Enjoying Wild Foods: Daylilies + Lamb’s Quarters

By , July 8, 2010

Daylily buds

Now that it’s summer, there are lots of forage-able treats in the urban landscape, and today I wanted to highlight a couple of my favorites: Daylily flower buds and Lamb’s Quarters leaves. I often take walks on my lunch break through the neighborhoods near where I work, and munch on these, raw, as I encounter them (picking mindfully, of course). The daylily buds have an unusual, sort of mild spicy taste that grows on you, and the Lamb’s Quarters leaves taste very similar to spinach, and can be eaten either raw or cooked like spinach.

Just be sure to avoid plants growing near busy roadways or areas that are likely to have been sprayed with pesticides (like the grassy areas of parks).

Here’s what Alan Hall’s Wild Food Trailguide says about Daylilies:

Unopened flower buds, opened flowers, and withered flowers may be eaten. Unopened buds boiled in salted water for a very few minutes make an excellent cooked vegetable. Buds and opened flowers can be dipped in batter and fried like fritters. Both open and withered or dried flowers can be added to soups and stews, where they provide body and impart an interesting flavor. The flavor of dried and freshly collected flowers is somewhat different and they should be tried both ways. If flowers are dried for later use they should be soaked until soft in cold water before using. The softened dried flowers will have a slightly genatinous quality. The small tubers can be dug anytime during the period when the ground is unfrozen. Only firm, young tubers should be collected. After digging they should be washed clean of clinging earth and freed of small rootlets. Boiled in salt water they have a flavor reminiscent of sweet corn. They can be eaten raw as a salad and are sweet and crisp with a pleasant nutty flavor.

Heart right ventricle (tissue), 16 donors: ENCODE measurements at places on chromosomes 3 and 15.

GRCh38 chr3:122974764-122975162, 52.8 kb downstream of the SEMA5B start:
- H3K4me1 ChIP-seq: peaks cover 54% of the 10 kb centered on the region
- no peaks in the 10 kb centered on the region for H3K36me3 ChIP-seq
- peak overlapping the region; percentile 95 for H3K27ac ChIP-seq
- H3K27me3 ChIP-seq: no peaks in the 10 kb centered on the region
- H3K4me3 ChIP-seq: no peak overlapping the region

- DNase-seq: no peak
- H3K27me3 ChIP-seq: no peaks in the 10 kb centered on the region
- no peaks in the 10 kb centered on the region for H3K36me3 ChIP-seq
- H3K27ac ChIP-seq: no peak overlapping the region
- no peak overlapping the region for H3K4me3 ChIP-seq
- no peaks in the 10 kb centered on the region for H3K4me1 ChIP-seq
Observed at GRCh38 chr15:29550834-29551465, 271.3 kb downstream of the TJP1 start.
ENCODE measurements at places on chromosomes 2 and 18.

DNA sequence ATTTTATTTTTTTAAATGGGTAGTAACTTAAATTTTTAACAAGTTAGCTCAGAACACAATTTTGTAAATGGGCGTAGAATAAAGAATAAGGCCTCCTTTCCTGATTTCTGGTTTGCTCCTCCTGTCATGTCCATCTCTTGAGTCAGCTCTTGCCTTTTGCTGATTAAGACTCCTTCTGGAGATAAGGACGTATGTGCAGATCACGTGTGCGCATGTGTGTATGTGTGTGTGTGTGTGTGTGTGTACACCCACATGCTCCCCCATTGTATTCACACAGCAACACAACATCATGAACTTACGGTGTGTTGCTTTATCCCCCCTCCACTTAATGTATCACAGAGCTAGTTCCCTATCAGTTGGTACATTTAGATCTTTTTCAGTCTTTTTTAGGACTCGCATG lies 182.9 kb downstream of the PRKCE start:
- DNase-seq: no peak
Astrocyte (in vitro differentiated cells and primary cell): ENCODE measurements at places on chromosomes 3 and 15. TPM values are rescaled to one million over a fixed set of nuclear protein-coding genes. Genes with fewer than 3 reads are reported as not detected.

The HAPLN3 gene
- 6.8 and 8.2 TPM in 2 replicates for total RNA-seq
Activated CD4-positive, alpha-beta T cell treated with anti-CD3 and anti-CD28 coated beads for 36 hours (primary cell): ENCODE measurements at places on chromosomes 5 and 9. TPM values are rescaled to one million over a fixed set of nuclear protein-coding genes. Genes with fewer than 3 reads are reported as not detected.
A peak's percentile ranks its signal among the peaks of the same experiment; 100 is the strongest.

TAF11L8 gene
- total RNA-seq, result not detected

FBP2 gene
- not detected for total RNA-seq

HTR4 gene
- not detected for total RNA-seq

Lamb's Quarters leaves

Lamb’s Quarters is a member of the Goosefoot family and a relative of Quinoa. You’ll find it growing mainly in poor, disturbed soils and in other weedy areas.

Here’s what Alan Hall’s Wild Food Trailguide says about Lamb’s Quarters:

Lamb’s Quarters leaves make an excellent potherb that is considered by many people to be superior to spinach. And like spinach, it loses a great deal of bulk in cooking so an ample supply should be collected. Young plants are best, but this plant continues to put up new shoots that can be used well into summer. The leaves are not bitter, and the cooking water need not be changed. Seeds can be collected by rubbing them from the spikes into an appropriate container. They are available from the time they are dry in the fall until they drop, often well into winter. The seeds are extremely abundant and it is possible to gather several quarts in less than an hour. Winnow out the husks and trash, and then grind the seed into flour. Since the seeds are very hard, grinding can be difficult: the seeds slip away from the grinders in hand mills (although kitchen blenders work well). To get around this, it helps to boil them until they are soft, then mash up the softened seeds and allow them to dry out before grinding. The flour produced from the seeds is very black. It is good for making pancakes, muffins, etc., and can be used by itself or mixed with wheat flour. The mush produced by boiling seeds until they are soft can be eaten as a breakfast cereal or emergency food.

And don’t forget about Purslane! It’s another nutritious weed with a lovely mild lemon flavor that’s also growing abundantly at this time of the year.

2 Responses to “Enjoying Wild Foods: Daylilies + Lamb’s Quarters”

  1. Can lamb’s quarters be eaten raw? Or should they be cooked tobe safe?

  2. Lindsey says:

    They can be eaten raw. Cooked probably tastes better though.

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